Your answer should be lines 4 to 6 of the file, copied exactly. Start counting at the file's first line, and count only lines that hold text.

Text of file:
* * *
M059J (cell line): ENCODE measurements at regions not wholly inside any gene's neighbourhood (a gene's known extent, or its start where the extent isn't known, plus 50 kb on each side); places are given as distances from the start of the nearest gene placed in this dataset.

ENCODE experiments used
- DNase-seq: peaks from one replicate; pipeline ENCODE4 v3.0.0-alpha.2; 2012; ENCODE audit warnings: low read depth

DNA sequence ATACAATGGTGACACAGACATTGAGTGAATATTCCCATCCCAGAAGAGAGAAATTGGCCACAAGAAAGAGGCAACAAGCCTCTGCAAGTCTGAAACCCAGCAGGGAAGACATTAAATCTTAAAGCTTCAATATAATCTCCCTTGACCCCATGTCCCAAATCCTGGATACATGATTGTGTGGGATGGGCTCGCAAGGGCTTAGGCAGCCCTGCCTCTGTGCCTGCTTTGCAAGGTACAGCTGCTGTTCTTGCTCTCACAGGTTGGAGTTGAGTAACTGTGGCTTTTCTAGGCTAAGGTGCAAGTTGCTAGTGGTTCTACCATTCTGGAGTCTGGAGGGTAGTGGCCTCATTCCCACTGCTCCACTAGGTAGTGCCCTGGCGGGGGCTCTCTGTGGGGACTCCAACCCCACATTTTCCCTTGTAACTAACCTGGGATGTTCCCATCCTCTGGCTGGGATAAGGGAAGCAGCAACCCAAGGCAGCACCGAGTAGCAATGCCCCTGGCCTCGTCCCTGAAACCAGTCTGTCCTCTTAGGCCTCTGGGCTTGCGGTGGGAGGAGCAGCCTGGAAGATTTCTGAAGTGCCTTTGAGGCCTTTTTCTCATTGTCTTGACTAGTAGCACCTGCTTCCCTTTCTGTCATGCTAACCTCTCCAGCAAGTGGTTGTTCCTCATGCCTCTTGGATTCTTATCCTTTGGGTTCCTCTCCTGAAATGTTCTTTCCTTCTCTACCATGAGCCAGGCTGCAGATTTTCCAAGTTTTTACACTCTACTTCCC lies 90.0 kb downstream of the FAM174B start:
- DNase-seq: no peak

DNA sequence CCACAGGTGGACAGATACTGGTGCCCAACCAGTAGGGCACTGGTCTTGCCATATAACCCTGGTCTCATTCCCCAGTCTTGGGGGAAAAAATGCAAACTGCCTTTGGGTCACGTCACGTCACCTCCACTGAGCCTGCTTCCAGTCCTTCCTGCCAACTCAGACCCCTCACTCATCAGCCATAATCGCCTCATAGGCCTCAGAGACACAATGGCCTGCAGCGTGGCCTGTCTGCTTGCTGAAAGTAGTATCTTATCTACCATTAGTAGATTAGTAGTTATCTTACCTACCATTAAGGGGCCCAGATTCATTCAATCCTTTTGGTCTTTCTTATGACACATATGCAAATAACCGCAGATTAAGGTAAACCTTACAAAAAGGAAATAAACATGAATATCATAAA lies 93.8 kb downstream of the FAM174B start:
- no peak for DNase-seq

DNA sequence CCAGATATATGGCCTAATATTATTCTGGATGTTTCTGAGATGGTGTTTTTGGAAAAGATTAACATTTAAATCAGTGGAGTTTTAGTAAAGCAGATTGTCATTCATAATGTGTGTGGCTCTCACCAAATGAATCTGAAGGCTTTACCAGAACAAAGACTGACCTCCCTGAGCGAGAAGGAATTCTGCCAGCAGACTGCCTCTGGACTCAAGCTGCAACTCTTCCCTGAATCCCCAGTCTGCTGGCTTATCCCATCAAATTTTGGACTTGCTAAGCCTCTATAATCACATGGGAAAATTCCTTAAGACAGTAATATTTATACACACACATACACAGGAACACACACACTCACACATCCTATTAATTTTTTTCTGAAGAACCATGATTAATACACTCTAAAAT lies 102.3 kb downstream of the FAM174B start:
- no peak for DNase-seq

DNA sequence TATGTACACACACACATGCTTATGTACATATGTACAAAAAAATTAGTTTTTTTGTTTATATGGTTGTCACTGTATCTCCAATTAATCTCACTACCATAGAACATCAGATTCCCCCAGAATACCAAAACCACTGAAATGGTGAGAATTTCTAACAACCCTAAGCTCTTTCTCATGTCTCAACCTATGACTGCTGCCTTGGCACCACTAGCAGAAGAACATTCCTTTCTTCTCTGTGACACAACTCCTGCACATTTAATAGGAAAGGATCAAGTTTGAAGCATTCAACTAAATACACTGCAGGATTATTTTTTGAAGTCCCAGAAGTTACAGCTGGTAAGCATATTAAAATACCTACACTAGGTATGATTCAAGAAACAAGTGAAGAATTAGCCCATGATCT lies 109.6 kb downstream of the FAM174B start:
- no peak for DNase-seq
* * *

DNA sequence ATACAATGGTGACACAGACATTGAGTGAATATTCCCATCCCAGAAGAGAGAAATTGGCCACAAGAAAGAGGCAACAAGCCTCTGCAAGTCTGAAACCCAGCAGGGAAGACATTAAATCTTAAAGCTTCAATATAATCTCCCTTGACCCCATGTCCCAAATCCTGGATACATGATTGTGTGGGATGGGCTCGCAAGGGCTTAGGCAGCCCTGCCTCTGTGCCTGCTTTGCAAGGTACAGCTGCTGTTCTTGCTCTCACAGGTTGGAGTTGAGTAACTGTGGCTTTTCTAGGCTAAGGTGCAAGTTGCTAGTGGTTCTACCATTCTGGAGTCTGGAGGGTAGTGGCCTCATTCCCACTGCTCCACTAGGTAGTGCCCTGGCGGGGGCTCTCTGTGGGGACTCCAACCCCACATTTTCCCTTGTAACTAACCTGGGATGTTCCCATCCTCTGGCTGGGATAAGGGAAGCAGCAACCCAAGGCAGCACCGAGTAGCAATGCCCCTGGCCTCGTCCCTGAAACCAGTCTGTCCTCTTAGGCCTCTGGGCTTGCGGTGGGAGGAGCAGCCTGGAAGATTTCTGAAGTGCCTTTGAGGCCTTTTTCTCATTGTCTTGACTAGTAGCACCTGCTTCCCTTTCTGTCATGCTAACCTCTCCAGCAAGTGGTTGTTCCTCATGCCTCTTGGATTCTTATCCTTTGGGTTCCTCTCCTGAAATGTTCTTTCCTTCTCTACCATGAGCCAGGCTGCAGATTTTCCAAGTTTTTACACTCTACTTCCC lies 90.0 kb downstream of the FAM174B start:
- DNase-seq: no peak

DNA sequence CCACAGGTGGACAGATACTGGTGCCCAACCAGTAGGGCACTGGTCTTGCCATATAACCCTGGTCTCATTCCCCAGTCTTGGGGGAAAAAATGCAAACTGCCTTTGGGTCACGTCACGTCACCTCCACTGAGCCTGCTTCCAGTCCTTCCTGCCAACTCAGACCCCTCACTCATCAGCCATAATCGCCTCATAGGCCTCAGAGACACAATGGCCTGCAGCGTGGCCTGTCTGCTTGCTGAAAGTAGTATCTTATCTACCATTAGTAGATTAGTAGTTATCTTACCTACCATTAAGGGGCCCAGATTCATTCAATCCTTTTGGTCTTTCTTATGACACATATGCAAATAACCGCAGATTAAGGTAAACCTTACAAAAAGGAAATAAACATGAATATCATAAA lies 93.8 kb downstream of the FAM174B start: